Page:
The new carrier Gerald R. Ford — the most expensive naval ship in history — was supposed to be commissioned in 2016, but a spate of problems with the ship's new technology pushed its entry into the fleet into 2017, though nobody knows exactly when.
The Navy is anxious to get its $13 billion carrier out for sea trials and into workups for its maiden deployment, because delays will affect the fleet's deployment rotations for years to come.
In September, Navy Times sister publication Defense News reported that the Ford's electrical plant was having issues getting up to full power, and that engineers were only now working a solution to the problem. And while Navy officials have faith that the high-tech electromagnetic aircraft launch system is ready for delivery, the advanced arresting gear — designed to rapidly decelerate an aircraft landing on deck — isn't yet ready for prime time.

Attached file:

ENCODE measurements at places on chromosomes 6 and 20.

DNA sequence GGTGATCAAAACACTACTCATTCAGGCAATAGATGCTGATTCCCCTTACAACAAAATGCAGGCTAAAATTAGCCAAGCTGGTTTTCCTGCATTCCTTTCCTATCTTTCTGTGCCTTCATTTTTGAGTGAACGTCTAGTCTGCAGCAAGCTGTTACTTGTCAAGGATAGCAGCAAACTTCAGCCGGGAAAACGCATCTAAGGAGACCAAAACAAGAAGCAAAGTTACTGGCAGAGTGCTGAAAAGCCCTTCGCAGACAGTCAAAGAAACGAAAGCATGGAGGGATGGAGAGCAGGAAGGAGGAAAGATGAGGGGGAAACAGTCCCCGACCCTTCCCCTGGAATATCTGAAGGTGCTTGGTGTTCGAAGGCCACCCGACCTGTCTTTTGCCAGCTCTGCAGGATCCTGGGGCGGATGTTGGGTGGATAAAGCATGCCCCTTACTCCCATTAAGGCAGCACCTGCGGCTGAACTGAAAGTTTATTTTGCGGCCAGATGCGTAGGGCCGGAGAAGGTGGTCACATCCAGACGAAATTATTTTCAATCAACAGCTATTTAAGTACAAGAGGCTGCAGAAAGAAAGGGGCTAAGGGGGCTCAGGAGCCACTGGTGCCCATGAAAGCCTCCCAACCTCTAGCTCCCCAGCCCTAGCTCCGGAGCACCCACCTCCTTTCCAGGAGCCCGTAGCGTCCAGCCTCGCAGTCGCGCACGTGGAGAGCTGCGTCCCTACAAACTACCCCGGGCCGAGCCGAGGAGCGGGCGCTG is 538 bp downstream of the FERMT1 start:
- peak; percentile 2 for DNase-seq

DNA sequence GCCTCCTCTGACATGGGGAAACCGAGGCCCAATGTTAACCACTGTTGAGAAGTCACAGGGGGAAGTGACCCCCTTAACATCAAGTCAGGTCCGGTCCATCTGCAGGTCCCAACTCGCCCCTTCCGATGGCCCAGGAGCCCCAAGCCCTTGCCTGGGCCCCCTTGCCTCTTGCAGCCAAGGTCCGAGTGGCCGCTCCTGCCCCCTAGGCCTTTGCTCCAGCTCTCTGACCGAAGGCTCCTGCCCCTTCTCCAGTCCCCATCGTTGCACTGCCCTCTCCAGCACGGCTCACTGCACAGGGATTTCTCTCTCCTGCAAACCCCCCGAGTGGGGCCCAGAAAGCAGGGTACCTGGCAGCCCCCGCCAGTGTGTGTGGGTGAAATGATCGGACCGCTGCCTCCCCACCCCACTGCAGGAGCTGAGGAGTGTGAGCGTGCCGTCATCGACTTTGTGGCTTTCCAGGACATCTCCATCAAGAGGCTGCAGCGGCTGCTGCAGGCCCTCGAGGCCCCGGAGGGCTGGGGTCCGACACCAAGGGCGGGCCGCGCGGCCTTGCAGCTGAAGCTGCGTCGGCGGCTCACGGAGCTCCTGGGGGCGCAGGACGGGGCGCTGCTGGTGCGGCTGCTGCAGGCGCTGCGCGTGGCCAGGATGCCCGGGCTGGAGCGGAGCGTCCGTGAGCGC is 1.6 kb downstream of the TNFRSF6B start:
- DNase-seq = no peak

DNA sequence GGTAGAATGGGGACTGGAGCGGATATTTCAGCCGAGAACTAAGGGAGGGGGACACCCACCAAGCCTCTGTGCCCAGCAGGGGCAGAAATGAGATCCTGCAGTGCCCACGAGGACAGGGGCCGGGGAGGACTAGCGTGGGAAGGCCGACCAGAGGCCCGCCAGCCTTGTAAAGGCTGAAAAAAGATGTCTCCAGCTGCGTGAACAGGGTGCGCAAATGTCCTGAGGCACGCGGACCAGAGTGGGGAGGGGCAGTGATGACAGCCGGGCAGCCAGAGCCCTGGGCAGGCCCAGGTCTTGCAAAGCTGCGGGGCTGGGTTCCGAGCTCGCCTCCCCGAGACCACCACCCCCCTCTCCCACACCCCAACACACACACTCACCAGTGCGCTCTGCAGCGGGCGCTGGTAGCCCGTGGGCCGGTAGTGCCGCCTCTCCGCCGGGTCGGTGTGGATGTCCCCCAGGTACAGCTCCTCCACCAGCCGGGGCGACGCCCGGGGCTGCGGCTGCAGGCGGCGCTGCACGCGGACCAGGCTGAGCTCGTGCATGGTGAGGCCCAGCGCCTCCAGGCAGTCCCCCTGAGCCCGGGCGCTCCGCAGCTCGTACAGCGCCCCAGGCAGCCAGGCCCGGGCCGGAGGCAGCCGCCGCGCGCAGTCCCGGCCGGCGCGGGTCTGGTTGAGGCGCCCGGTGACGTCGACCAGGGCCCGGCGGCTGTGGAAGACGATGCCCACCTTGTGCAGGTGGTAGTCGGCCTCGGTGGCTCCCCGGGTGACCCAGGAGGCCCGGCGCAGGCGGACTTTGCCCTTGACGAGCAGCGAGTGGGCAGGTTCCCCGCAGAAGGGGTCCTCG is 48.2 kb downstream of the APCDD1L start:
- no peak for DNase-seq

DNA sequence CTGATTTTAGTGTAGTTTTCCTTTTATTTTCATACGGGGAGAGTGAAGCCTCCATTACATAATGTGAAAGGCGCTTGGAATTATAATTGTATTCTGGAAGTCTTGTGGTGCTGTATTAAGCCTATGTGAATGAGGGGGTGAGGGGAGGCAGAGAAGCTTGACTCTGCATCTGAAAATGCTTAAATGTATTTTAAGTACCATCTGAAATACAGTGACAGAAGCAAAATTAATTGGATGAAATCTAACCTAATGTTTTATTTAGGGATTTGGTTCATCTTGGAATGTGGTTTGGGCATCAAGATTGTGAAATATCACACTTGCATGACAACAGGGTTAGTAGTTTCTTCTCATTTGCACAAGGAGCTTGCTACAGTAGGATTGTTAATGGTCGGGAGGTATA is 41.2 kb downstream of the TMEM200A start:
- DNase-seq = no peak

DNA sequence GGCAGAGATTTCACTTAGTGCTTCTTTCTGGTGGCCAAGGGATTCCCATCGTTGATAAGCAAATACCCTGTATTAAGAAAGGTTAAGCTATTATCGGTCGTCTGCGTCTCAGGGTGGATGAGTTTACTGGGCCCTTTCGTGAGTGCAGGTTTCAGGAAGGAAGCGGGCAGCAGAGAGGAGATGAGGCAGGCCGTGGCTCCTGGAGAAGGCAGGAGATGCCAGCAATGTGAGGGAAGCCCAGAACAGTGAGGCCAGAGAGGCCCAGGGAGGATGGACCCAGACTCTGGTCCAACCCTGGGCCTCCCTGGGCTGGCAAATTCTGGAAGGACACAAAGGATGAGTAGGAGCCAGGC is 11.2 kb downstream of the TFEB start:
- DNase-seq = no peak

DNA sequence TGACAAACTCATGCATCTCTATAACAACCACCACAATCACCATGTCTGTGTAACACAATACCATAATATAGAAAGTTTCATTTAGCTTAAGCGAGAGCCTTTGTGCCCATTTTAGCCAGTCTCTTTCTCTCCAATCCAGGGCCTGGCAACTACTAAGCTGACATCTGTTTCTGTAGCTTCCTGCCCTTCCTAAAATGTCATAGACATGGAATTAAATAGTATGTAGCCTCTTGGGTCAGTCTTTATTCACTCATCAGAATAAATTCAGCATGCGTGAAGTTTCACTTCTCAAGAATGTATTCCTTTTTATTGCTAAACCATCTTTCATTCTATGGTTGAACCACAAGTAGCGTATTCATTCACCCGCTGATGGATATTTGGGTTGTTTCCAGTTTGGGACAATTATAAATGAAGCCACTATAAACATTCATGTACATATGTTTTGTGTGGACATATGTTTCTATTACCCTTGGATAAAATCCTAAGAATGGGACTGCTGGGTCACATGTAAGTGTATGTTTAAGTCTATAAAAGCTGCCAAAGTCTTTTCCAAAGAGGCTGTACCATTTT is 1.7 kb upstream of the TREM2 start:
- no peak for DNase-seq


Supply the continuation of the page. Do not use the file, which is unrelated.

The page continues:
The first deployment is still slated for 2021, but every delay ratchets up the pressure on the Navy's already stressed deployment schedule. The Navy needs a minimum of 11 carriers to always have a carrier in the Pacific and in the Middle East and also maintain six-or-seven-month deployments for sailors. Yet the Navy has been without 11 carriers since the Enterprise decommissioned in 2013.
That means more rushed deployments and more pressure on the Navy's already stressed maintenance system that will undoubtedly continue for years to come.
"Just getting into the fleet does not mean you've fixed your carrier problem because it's not going to deploy for another few years," said Bryan Clark, a retired submarine officer and analyst with the Center for Strategic and Budgetary Assessments. "The impact will still be more and longer deployments for sailors for as long as there are only 10 carriers in the fleet."